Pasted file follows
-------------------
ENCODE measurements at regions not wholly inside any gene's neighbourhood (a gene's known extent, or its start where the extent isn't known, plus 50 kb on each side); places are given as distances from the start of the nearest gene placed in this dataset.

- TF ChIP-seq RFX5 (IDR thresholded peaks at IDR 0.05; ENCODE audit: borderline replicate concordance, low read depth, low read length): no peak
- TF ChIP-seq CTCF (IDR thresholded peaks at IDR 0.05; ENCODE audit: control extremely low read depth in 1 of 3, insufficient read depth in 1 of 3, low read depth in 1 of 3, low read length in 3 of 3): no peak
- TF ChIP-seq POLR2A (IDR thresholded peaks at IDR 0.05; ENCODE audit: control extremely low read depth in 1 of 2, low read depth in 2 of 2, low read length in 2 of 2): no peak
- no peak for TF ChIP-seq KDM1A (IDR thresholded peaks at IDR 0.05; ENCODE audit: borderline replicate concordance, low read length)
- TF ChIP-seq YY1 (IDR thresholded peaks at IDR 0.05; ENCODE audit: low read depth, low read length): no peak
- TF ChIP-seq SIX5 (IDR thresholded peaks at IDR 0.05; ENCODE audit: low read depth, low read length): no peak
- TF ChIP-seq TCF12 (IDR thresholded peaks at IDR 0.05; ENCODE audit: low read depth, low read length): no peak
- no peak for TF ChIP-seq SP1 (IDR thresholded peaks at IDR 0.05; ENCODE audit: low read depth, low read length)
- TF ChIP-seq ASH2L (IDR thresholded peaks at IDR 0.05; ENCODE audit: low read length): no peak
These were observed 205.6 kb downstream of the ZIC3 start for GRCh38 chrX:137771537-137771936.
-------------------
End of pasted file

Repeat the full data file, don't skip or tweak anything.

ENCODE measurements at regions not wholly inside any gene's neighbourhood (a gene's known extent, or its start where the extent isn't known, plus 50 kb on each side); places are given as distances from the start of the nearest gene placed in this dataset.

- TF ChIP-seq RFX5 (IDR thresholded peaks at IDR 0.05; ENCODE audit: borderline replicate concordance, low read depth, low read length): no peak
- TF ChIP-seq CTCF (IDR thresholded peaks at IDR 0.05; ENCODE audit: control extremely low read depth in 1 of 3, insufficient read depth in 1 of 3, low read depth in 1 of 3, low read length in 3 of 3): no peak
- TF ChIP-seq POLR2A (IDR thresholded peaks at IDR 0.05; ENCODE audit: control extremely low read depth in 1 of 2, low read depth in 2 of 2, low read length in 2 of 2): no peak
- no peak for TF ChIP-seq KDM1A (IDR thresholded peaks at IDR 0.05; ENCODE audit: borderline replicate concordance, low read length)
- TF ChIP-seq YY1 (IDR thresholded peaks at IDR 0.05; ENCODE audit: low read depth, low read length): no peak
- TF ChIP-seq SIX5 (IDR thresholded peaks at IDR 0.05; ENCODE audit: low read depth, low read length): no peak
- TF ChIP-seq TCF12 (IDR thresholded peaks at IDR 0.05; ENCODE audit: low read depth, low read length): no peak
- no peak for TF ChIP-seq SP1 (IDR thresholded peaks at IDR 0.05; ENCODE audit: low read depth, low read length)
- TF ChIP-seq ASH2L (IDR thresholded peaks at IDR 0.05; ENCODE audit: low read length): no peak
These were observed 205.6 kb downstream of the ZIC3 start for GRCh38 chrX:137771537-137771936.